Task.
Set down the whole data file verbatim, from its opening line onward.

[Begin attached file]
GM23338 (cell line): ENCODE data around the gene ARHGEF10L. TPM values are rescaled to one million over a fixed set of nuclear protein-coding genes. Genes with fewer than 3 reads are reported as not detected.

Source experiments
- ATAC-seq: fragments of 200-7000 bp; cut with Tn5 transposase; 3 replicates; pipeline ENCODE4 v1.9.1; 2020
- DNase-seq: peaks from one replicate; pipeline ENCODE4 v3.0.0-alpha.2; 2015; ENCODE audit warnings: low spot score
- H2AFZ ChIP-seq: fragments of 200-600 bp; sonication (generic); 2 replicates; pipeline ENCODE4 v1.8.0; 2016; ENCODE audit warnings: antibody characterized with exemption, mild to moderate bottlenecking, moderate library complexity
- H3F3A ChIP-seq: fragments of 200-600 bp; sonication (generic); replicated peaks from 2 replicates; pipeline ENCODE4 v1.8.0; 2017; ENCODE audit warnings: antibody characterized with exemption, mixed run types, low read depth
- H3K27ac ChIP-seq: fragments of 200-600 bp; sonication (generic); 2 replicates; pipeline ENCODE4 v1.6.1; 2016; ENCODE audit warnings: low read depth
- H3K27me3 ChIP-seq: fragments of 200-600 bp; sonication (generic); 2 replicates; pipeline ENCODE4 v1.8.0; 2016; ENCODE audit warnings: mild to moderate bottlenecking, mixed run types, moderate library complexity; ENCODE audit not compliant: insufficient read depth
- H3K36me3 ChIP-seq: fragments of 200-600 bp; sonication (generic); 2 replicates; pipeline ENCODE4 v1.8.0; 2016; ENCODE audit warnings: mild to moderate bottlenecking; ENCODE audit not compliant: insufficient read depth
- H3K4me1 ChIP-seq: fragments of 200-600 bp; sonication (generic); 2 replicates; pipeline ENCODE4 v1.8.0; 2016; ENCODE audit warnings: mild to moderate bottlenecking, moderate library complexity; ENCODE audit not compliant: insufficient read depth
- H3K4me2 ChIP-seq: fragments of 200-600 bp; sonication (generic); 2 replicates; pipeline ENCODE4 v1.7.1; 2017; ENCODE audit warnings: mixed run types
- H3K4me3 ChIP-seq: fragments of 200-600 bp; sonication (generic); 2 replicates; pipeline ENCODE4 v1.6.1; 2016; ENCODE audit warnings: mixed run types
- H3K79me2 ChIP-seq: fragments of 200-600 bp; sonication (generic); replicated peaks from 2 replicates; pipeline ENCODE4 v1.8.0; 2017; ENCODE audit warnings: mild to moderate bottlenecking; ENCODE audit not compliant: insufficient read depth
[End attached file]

GM23338 (cell line): ENCODE data around the gene ARHGEF10L. TPM values are rescaled to one million over a fixed set of nuclear protein-coding genes. Genes with fewer than 3 reads are reported as not detected.

Source experiments
- ATAC-seq: fragments of 200-7000 bp; cut with Tn5 transposase; 3 replicates; pipeline ENCODE4 v1.9.1; 2020
- DNase-seq: peaks from one replicate; pipeline ENCODE4 v3.0.0-alpha.2; 2015; ENCODE audit warnings: low spot score
- H2AFZ ChIP-seq: fragments of 200-600 bp; sonication (generic); 2 replicates; pipeline ENCODE4 v1.8.0; 2016; ENCODE audit warnings: antibody characterized with exemption, mild to moderate bottlenecking, moderate library complexity
- H3F3A ChIP-seq: fragments of 200-600 bp; sonication (generic); replicated peaks from 2 replicates; pipeline ENCODE4 v1.8.0; 2017; ENCODE audit warnings: antibody characterized with exemption, mixed run types, low read depth
- H3K27ac ChIP-seq: fragments of 200-600 bp; sonication (generic); 2 replicates; pipeline ENCODE4 v1.6.1; 2016; ENCODE audit warnings: low read depth
- H3K27me3 ChIP-seq: fragments of 200-600 bp; sonication (generic); 2 replicates; pipeline ENCODE4 v1.8.0; 2016; ENCODE audit warnings: mild to moderate bottlenecking, mixed run types, moderate library complexity; ENCODE audit not compliant: insufficient read depth
- H3K36me3 ChIP-seq: fragments of 200-600 bp; sonication (generic); 2 replicates; pipeline ENCODE4 v1.8.0; 2016; ENCODE audit warnings: mild to moderate bottlenecking; ENCODE audit not compliant: insufficient read depth
- H3K4me1 ChIP-seq: fragments of 200-600 bp; sonication (generic); 2 replicates; pipeline ENCODE4 v1.8.0; 2016; ENCODE audit warnings: mild to moderate bottlenecking, moderate library complexity; ENCODE audit not compliant: insufficient read depth
- H3K4me2 ChIP-seq: fragments of 200-600 bp; sonication (generic); 2 replicates; pipeline ENCODE4 v1.7.1; 2017; ENCODE audit warnings: mixed run types
- H3K4me3 ChIP-seq: fragments of 200-600 bp; sonication (generic); 2 replicates; pipeline ENCODE4 v1.6.1; 2016; ENCODE audit warnings: mixed run types
- H3K79me2 ChIP-seq: fragments of 200-600 bp; sonication (generic); replicated peaks from 2 replicates; pipeline ENCODE4 v1.8.0; 2017; ENCODE audit warnings: mild to moderate bottlenecking; ENCODE audit not compliant: insufficient read depth